Let’s Talk About Maternal Mental Health

May is Maternal Mental Health Awareness month. Mental health isn’t something I talk about often, but depression and anxiety is something I have struggled with for years. I don’t avoid talking about it out of shame or embarrassment, I struggle to put my thoughts about it into words. But since this month is focused on maternal mental health I want to share my experience with post-partum depression and anxiety in hopes that it will help someone else find comfort or the encouragement to seek help.

Like I said, depression and anxiety are something I have struggled with for several years. So when I became pregnant with Jack I knew that my postpartum mental health journey could be a challenge. I talked to Andrew about it ahead of time because I wanted to be prepared. But truthfully nothing can prepare you for how difficult postpartum anxiety or depression can be to acknowledge or address.

The severe anxiety I experienced hit me within about 24 hours of giving birth to Jack. I couldn’t sleep, I couldn’t take my eyes off of him or leave him with anyone. I felt like I needed to do everything myself because no-one else would be capable of doing it like I would.

Even though I had told myself to be prepared and warned Andrew to look out for symptoms, it took us a few months before I reached out for help. I was afraid to admit that I was struggling. It made me feel like I wasn’t capable of being a mom. I didn’t want to admit that I was paranoid, that I pictured horrible things happening, that I would cry all the time. And truthfully, I think Andrew was blind to it because he may have been experiencing a little anxiety himself (dad’s can experience these disorders too, it not as common as in mom’s but it still happens). But I know it was all out of a deep, deep love I had for Jack and an imbalance of hormones and chemicals. It is NOTHING to be ashamed of.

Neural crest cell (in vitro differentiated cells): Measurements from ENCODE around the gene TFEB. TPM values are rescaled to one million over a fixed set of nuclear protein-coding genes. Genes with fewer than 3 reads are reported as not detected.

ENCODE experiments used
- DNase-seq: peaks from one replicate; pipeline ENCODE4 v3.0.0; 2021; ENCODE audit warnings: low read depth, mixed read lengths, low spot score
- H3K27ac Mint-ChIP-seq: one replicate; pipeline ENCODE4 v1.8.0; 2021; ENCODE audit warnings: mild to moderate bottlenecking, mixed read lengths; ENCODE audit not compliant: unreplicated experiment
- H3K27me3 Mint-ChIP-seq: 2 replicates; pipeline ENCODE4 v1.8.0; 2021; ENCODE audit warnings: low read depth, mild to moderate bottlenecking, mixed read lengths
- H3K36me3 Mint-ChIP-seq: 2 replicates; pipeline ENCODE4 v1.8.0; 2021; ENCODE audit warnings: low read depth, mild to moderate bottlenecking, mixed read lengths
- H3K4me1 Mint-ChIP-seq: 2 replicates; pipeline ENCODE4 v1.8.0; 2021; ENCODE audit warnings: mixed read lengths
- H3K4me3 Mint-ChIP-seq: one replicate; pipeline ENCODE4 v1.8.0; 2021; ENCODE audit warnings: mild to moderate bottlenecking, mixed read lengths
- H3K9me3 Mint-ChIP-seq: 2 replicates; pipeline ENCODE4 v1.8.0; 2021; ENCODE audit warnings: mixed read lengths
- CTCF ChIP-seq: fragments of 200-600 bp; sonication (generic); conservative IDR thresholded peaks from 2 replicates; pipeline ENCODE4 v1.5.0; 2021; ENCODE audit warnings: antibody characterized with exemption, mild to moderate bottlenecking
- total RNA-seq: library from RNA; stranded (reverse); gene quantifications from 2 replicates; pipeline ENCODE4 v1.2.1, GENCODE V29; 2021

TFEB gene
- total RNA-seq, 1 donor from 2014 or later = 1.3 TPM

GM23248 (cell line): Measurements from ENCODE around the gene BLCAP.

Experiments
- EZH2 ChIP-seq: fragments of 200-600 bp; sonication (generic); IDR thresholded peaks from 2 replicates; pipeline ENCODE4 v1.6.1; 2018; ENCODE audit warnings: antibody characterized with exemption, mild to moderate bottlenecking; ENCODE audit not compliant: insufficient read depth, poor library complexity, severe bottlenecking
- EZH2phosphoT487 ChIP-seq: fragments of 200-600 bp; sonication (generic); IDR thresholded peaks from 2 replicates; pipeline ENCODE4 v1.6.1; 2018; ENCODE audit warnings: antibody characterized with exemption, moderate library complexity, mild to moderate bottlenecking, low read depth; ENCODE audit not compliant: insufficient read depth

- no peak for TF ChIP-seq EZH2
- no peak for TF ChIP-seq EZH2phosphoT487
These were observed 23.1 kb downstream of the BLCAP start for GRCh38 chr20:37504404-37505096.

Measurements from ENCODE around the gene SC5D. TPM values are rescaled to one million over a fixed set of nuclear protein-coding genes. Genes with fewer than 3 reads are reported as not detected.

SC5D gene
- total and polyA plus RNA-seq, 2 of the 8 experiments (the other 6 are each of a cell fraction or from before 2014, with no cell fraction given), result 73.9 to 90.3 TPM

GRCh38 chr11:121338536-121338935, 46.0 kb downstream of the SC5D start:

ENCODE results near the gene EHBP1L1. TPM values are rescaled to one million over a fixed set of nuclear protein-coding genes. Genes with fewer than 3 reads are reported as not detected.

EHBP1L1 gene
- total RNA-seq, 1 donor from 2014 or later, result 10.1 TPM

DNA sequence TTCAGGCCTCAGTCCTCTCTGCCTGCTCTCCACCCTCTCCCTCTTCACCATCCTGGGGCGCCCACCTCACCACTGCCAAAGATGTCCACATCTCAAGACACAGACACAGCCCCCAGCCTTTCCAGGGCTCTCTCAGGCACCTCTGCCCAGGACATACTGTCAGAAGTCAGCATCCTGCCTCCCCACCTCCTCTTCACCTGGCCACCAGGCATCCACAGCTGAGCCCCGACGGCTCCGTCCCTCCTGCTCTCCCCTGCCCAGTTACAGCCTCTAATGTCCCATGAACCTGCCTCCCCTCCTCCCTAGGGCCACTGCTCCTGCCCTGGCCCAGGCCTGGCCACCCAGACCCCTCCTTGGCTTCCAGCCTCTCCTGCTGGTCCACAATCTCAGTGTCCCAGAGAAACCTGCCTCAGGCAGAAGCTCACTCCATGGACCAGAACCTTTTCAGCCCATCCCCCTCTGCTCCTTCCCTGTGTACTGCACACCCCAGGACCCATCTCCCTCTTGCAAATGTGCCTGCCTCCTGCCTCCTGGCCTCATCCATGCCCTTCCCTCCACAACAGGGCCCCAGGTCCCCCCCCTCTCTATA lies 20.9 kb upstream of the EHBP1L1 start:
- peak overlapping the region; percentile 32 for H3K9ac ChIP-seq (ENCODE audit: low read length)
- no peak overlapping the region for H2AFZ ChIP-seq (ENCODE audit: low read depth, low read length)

There are many maternal mental health disorders that can affect moms and they don’t always show up right away. For many it can take months to develop and nursing (or stopping nursing) can also cause chemical imbalances leading to the development of anxiety, depression or even OCD.

I know it can be hard to seek help, even when you think you are prepared for it. But it is so important to reach out to your doctor. Experiencing any of these mental health disorders does NOT make you a bad mom. But seeking help can allow you to become a better mom. Asking for help doesn’t make you weak, so please, don’t be afraid to reach out for help if you (or your partner) are experiencing any symptoms of anxiety, depression or OCD.

Here is a great resource for determining symptoms of perinatal mood disorders. And as always, please consult your doctor if you are struggling. This post is not intended to serve as medical advice, only a friend sharing her own story and experience in hopes it helps others.

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